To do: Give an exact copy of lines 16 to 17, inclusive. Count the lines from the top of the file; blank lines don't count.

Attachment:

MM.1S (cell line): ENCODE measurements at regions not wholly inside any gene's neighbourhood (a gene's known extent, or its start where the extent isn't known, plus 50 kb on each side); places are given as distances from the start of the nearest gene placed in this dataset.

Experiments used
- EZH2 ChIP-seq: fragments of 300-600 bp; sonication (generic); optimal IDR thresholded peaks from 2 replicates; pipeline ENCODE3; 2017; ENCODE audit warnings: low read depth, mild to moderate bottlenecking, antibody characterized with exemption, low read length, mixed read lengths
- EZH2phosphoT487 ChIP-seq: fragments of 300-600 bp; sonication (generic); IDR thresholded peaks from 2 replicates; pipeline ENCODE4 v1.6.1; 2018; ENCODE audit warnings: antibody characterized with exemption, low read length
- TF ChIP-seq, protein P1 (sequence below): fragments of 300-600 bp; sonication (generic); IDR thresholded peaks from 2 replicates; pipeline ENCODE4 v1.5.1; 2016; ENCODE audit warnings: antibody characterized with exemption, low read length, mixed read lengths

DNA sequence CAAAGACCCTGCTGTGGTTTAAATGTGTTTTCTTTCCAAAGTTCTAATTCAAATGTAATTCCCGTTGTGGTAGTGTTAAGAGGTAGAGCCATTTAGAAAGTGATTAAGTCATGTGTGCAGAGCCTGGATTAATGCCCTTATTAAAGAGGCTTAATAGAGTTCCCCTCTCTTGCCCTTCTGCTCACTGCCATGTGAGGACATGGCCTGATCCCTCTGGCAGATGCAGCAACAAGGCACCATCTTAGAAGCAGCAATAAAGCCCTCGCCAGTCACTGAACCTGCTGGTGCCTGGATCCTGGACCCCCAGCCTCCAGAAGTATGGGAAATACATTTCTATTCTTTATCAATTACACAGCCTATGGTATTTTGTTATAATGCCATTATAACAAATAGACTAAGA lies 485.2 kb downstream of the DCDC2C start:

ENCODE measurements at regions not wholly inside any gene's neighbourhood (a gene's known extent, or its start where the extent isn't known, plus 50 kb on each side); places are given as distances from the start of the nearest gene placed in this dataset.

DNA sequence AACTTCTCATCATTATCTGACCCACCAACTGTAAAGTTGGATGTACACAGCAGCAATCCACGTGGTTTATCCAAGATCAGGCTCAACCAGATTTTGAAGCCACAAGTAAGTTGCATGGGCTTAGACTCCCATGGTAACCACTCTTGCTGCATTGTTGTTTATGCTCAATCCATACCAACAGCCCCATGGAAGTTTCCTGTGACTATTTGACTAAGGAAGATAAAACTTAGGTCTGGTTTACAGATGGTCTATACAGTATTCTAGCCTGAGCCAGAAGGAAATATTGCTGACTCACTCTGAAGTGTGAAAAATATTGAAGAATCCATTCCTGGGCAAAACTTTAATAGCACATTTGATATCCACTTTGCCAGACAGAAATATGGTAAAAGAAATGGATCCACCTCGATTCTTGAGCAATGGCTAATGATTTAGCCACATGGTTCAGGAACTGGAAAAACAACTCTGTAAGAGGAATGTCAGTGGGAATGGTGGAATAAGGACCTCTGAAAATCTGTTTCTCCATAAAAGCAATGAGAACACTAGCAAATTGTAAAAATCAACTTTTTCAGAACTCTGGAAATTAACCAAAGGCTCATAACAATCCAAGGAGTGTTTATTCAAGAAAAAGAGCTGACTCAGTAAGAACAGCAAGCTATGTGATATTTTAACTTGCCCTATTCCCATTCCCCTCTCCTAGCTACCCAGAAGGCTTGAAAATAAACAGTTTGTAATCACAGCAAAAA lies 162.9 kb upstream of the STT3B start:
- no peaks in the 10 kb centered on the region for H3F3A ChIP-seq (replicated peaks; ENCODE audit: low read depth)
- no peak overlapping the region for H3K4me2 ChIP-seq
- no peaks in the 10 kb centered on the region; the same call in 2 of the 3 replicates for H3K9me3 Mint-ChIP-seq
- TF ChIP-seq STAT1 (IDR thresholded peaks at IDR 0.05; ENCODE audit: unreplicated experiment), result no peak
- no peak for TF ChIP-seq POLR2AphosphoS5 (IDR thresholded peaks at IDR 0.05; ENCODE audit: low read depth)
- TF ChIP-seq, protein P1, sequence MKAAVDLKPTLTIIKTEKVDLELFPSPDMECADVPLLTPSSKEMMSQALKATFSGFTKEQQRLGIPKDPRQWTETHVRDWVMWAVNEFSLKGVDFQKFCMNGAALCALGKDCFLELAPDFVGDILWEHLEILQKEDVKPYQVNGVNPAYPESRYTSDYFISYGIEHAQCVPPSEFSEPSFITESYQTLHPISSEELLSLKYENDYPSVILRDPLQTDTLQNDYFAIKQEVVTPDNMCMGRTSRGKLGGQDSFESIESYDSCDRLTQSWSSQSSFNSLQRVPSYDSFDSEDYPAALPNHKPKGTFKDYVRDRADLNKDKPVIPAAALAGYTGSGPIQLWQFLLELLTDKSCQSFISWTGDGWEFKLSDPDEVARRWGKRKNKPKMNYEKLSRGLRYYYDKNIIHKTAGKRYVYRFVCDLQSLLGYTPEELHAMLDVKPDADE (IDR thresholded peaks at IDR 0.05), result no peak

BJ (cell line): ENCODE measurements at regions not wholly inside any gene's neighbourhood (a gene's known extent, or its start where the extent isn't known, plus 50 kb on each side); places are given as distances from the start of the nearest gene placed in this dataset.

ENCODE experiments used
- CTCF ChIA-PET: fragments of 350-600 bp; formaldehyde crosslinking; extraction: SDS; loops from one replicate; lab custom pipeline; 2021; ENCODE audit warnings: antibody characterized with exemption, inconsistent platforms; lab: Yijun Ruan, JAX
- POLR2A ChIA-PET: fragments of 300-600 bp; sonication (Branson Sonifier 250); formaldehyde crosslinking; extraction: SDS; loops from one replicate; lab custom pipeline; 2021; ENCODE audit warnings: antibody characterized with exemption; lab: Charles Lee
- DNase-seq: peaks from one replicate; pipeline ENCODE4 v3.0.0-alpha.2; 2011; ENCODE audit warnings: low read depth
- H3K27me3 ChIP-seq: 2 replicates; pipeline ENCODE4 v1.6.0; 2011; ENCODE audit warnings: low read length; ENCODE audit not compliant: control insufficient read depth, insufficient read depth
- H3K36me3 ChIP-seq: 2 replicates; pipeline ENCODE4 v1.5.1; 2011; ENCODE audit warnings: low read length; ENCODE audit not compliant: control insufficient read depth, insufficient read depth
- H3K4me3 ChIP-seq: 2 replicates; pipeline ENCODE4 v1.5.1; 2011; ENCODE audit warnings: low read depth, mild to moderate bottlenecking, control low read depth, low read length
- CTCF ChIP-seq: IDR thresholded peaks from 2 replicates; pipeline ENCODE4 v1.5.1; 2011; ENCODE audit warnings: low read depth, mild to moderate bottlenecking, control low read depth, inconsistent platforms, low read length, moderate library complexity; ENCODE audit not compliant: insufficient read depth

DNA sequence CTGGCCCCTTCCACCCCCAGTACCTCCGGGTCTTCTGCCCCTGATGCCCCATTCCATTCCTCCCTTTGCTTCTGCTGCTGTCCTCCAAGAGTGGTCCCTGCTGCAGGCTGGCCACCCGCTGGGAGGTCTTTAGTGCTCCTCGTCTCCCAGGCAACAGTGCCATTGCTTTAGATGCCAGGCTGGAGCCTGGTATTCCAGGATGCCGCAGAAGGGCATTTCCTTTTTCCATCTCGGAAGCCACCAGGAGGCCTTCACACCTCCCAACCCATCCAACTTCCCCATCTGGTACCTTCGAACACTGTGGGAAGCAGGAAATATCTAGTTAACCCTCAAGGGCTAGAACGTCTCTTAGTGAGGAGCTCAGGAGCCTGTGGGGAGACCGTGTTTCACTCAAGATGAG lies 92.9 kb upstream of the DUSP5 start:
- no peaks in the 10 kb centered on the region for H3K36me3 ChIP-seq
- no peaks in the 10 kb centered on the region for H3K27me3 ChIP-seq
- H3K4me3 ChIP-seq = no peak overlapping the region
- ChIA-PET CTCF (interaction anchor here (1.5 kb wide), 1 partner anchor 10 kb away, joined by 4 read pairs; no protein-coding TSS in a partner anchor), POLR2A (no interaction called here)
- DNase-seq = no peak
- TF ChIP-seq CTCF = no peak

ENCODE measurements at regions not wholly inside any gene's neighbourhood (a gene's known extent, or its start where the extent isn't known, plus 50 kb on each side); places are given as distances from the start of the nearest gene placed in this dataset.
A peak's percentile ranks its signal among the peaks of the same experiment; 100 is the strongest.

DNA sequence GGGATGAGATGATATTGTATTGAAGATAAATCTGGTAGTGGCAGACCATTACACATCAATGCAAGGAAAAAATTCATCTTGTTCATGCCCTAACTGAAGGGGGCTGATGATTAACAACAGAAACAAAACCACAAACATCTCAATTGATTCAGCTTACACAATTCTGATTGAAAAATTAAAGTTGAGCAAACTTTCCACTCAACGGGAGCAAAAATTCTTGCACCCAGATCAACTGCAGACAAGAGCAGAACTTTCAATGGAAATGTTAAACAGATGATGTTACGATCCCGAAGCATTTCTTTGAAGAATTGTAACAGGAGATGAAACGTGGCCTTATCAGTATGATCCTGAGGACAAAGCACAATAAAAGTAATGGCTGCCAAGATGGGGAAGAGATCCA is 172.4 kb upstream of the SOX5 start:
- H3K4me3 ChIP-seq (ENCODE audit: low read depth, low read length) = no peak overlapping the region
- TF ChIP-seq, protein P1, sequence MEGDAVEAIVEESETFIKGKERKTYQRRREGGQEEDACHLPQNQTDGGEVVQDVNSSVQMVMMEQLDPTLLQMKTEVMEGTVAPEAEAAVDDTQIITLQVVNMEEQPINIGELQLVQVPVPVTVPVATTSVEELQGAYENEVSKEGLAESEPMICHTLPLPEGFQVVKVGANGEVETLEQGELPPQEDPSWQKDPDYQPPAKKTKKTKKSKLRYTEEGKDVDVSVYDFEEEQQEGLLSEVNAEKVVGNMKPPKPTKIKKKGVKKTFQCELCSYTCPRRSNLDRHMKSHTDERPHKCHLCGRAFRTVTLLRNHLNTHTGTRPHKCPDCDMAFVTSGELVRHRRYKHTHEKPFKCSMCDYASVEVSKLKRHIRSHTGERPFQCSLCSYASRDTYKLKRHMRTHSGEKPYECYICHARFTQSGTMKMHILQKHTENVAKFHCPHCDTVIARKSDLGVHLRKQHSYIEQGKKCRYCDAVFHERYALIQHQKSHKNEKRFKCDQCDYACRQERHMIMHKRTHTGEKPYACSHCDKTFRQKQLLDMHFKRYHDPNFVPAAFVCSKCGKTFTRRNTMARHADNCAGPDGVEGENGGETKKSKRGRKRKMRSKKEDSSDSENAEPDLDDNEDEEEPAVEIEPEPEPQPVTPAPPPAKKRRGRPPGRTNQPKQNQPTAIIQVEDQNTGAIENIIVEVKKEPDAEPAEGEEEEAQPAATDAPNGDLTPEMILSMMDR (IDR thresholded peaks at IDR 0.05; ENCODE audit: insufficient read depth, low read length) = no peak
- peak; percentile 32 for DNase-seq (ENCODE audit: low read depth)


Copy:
ENCODE experiments used
- CTCF ChIA-PET: fragments of 350-600 bp; formaldehyde crosslinking; extraction: SDS; loops from one replicate; lab custom pipeline; 2021; ENCODE audit warnings: antibody characterized with exemption, inconsistent platforms; lab: Yijun Ruan, JAX